---. "Carl Schmitt on Liberalism, Part 1." Philosophize This! (July 1, 2019) ["When John Dewey and Antonio Gramsci show up with their lunchbox the first day at the new job…this is the first order of business that people like them are going to have to deal with. Now, it’s right here that we can understand why the two of them went in the respective directions they did…because like we talked about the beginning of the 20th century can be broadly understood in terms of three major branches of political discussion, three primary conversations…that are going on…we’ve already talked about two of them and understanding all three of them is absolutely crucial because the contents OF these conversations is going to go on to dictate the direction of almost all subsequent political philosophy all the way up to the present day…when a philosopher sets out to contribute something to the political discussion of the 20th century they are almost without exception doing so in consideration to one of these three major critiques of the way we’ve done things in the past. Once again, what we’ve done in the past is Liberal Capitalist Democracy…the three major critiques are going to be John Dewey and his critique of traditional Democracy…Antonio Gramsci and his critique of Capitalism…and the guy we’re going to be talking about today…the philosopher Carl Schmitt and his critique of Liberalism."]

---. "Carl Schmitt on Liberalism, Part 2." Philosophize This! (July 1, 2019) ["So maybe the best place to begin our discussion today is just to say that the fact that the sovereign still exists at some level in our Liberal societies shouldn’t come as an enormous surprise to people. I mean, after all what exactly are systems of norms like the constitution trying to normalize? Carl Schmitt would ask if the constitution is a regulatory document…what exactly is it regulating? He would say that what it is regulating is the more fundamental, underlying political process that has been going on since the dawn of civilization. Liberalism’s been tacked on after the fact…makes us feel good…helps us feel like the world is a lot more peaceful and tolerant than its ever been…but once again, the reality of the world to Carl Schmitt, the reason we haven’t seen a respite from dictatorships, bloodshed and political instability is because we are still engaged in the exact same political process we’ve always been engaged in…one rooted in intolerance…to Carl Schmitt the foundation of the political lies in a distinction between friend and enemy."]

---. "Confucianism." Philosophize This! #8 (October 29, 2013) ["On this episode of the podcast, we learn about Confucius, a man whose ideas impacted China and eastern philosophy for thousands of years after his death. We find out how Confucius went from being the poor, friendless son of an ancient Chinese 'Teen Mom' to becoming one of the most quoted people in history, as well as how he was reduced to selling his philosophy door-to-door after a brief career as a politician which ended in conspiracy and bribery."]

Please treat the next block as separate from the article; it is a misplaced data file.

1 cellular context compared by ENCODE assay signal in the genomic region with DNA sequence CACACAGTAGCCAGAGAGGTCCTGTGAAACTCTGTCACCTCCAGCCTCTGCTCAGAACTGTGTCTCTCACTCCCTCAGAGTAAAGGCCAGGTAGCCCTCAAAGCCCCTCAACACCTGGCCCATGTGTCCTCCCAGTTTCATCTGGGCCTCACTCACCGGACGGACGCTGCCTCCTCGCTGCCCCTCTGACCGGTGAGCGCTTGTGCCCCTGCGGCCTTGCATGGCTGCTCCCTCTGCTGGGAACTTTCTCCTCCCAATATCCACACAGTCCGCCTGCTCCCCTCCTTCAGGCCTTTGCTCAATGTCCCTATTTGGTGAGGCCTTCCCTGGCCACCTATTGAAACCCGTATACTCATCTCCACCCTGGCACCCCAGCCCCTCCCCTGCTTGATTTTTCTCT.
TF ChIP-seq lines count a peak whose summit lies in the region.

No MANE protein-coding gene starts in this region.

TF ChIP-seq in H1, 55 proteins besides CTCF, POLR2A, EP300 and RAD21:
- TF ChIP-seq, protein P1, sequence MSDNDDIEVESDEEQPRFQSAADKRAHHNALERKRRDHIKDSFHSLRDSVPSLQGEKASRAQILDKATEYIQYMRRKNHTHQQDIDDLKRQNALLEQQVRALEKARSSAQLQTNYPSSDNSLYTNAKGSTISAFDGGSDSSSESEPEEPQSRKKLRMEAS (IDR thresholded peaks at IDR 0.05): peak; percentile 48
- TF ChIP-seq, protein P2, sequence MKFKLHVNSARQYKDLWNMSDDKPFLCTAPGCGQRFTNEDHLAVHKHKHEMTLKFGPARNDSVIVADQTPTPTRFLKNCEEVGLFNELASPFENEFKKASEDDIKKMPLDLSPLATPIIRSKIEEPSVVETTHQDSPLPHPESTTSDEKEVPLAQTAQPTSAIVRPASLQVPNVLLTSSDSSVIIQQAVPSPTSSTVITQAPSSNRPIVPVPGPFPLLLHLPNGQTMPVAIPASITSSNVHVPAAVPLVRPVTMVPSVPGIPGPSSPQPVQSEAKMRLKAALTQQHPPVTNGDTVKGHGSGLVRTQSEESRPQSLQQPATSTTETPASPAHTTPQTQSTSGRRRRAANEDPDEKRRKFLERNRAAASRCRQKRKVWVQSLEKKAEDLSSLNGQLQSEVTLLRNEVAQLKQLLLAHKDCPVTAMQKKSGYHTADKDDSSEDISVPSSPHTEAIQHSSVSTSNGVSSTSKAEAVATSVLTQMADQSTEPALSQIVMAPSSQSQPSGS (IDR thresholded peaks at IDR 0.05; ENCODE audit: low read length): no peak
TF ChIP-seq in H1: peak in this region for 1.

---. "Consequences of Reason." Philosophize This! #134 (August 7, 2019)

---. "Daoism." Philosophize This! #7 (August 9, 2013) ["So, this demand to find strategies and guidelines to follow in an attempt to rule more efficiently and masterfully caused these officials to spread out and sort of innovate and teach their own versions of what the most effective way to rule people was. There were a lot of them, and a lot of great wisdom comes from their teachings. A few of these stood out from the rest, the best of which still affect Chinese and Asian culture to this day. But all of their ideas collectively became known as the One Hundred Schools of Thought. Daoism and Confucianism are two of these hundred. So, philosophy in the East arose by means of necessity."]

---. "David Hume, Part 1." Philosophize This! #51 (February 24, 2015) ["On this episode of the podcast, we talk about David Hume! First, we learn about Hume’s ‘is’ versus ‘ought’ distinction and how not being mindful of this pitfall can lead us down a dangerous path. Next, we discuss the limitations of science and learn what Hume thought should fill in the gaps it leaves (spoiler alert: it’s not religion). Finally, we discuss Hume’s thoughts on causality and ensure that you’ll never think about playing pool the same way again."]

---. "Derrida and Words." Philosophize This (June 25, 2018) ["To put this point another way, there are stable, authentic meanings to words and statements out there somewhere, the same way an Enlightenment thinker might think there is a stable, authentic reality out there that we’re all accessing or a stable, authentic self-identity that can be accessed, and that if only we reason about the meanings of things in the Athenian Agora long enough and are careful and precise enough with our word usage, we can arrive at the stable, authentic meaning of these words that we can then use to communicate in a more objective way. To a thinker like Jacques Derrida, this way of thinking would be naïve, outdated, and it’s based on some pretty fundamental misconceptions about how language works and what words are when you look at them under a microscope. And probably the best place to start explaining this is to talk about two things that every word carries beneath a surface level examination: diachronic and synchronic meaning."]